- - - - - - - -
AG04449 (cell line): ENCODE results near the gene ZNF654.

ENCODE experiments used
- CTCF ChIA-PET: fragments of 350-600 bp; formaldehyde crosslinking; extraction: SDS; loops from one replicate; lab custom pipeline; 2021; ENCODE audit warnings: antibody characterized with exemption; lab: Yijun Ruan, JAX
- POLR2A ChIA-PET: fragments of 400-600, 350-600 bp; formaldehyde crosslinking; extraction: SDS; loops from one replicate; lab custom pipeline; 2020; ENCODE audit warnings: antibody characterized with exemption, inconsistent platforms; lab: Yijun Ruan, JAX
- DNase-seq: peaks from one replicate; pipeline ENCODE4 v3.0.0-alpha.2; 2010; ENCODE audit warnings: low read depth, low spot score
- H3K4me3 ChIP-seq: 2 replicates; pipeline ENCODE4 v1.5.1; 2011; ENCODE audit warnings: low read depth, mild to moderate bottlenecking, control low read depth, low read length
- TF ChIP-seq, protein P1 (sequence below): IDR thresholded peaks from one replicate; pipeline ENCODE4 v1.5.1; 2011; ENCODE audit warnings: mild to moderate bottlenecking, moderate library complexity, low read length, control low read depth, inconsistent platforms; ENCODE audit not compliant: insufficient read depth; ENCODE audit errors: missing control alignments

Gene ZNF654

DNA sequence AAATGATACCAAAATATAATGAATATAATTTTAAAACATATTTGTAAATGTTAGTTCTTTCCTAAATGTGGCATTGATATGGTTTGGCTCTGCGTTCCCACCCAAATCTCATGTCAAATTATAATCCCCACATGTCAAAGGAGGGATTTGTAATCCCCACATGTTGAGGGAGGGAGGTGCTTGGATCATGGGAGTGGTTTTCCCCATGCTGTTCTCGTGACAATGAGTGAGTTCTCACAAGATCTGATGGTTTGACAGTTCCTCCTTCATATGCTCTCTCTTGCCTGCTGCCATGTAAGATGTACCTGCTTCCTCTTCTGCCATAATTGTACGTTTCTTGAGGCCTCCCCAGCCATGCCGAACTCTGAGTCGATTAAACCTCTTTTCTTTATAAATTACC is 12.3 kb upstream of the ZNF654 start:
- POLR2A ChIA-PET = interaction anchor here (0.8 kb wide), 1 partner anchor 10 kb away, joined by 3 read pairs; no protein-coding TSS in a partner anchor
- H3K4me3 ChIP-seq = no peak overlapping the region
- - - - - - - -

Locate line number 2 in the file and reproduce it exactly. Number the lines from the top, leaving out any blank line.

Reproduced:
ENCODE experiments used